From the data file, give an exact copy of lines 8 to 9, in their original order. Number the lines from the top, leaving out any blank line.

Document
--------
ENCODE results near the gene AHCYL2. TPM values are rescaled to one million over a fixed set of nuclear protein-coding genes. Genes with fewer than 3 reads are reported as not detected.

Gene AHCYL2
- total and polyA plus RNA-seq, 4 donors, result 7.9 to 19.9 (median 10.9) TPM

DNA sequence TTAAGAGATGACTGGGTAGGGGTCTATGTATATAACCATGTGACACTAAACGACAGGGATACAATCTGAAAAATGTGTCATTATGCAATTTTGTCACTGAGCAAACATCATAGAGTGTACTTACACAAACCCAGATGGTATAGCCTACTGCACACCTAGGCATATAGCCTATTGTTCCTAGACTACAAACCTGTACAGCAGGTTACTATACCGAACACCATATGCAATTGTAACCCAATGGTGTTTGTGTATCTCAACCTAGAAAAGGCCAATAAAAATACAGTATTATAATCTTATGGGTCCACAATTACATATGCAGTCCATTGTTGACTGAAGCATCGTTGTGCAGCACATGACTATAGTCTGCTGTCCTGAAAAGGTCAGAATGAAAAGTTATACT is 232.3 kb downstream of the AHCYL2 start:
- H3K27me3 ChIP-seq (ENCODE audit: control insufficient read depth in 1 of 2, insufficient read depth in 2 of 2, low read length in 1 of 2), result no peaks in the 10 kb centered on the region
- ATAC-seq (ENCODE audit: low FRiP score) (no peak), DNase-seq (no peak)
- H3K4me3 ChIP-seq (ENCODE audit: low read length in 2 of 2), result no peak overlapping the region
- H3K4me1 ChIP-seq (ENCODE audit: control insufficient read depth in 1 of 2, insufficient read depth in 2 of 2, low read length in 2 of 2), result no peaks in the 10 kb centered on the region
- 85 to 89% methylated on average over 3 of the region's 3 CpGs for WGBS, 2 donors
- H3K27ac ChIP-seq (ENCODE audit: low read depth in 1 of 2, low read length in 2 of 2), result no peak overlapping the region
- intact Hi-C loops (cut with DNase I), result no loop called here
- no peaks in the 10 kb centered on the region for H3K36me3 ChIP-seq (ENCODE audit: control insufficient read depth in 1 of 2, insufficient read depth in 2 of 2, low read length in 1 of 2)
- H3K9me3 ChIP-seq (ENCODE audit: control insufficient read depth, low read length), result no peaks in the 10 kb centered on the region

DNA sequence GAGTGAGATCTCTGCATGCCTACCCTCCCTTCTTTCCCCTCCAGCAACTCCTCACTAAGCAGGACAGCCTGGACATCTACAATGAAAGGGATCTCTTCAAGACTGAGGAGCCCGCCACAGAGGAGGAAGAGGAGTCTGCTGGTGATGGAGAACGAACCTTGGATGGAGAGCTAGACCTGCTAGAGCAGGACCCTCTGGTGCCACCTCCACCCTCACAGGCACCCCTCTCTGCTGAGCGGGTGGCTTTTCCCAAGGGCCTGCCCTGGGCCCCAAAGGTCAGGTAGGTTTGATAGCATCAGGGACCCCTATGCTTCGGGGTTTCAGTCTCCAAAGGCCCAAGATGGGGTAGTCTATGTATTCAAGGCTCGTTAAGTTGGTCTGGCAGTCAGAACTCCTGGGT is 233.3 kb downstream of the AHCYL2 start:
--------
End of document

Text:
- H3K4me1 ChIP-seq (ENCODE audit: control insufficient read depth in 1 of 2, insufficient read depth in 2 of 2, low read length in 2 of 2), result no peaks in the 10 kb centered on the region
- 85 to 89% methylated on average over 3 of the region's 3 CpGs for WGBS, 2 donors